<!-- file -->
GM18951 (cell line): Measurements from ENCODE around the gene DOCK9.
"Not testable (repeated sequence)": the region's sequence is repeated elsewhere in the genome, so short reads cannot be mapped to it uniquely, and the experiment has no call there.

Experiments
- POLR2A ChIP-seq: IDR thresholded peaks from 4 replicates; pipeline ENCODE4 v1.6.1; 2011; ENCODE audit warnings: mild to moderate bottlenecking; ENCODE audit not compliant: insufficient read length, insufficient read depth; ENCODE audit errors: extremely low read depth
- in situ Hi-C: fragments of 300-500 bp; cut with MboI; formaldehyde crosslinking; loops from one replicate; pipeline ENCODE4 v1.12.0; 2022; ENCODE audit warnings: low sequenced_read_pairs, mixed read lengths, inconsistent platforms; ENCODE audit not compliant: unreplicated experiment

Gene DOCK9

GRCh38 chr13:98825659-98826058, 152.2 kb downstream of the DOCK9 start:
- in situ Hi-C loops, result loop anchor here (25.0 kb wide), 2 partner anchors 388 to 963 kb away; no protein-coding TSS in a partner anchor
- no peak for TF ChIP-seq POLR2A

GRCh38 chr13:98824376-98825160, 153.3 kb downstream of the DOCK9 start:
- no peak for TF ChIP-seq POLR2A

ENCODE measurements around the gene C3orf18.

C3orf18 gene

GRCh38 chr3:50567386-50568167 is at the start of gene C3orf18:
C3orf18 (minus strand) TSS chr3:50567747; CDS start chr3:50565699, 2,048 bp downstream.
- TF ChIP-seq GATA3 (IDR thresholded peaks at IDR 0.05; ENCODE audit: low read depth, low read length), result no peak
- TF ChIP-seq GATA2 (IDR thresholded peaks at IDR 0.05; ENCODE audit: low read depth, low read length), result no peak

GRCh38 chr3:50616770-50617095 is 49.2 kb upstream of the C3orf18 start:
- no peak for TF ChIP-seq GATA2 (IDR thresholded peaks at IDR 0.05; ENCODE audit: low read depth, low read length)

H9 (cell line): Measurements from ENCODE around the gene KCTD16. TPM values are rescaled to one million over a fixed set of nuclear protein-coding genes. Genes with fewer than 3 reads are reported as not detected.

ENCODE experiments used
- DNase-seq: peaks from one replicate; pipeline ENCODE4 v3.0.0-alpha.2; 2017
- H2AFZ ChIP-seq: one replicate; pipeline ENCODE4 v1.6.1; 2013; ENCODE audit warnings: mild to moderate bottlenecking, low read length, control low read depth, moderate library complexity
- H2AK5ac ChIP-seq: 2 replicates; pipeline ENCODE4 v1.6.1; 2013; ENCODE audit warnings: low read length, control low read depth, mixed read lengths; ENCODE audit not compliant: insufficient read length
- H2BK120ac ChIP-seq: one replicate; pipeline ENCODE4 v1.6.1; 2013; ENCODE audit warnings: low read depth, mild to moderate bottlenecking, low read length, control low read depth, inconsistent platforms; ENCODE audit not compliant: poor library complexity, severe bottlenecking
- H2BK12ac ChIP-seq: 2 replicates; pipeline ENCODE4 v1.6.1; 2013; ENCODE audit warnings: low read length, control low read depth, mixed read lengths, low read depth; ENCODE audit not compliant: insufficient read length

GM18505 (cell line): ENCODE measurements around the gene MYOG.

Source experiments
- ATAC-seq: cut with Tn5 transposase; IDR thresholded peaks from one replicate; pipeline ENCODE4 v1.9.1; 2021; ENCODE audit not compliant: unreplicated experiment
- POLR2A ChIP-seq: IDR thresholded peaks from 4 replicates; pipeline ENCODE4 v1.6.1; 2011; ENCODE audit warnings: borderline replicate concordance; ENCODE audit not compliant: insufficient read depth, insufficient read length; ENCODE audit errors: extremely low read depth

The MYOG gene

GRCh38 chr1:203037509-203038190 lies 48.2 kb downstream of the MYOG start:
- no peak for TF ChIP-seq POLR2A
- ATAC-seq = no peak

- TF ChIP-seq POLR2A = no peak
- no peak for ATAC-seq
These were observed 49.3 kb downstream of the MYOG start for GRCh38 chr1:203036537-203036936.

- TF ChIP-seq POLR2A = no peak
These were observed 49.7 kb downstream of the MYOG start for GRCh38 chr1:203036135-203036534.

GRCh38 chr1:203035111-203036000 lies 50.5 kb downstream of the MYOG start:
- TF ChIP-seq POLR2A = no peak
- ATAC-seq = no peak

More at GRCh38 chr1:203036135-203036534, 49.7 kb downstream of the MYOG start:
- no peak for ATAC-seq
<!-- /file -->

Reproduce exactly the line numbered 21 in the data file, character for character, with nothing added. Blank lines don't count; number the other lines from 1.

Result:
ENCODE experiments used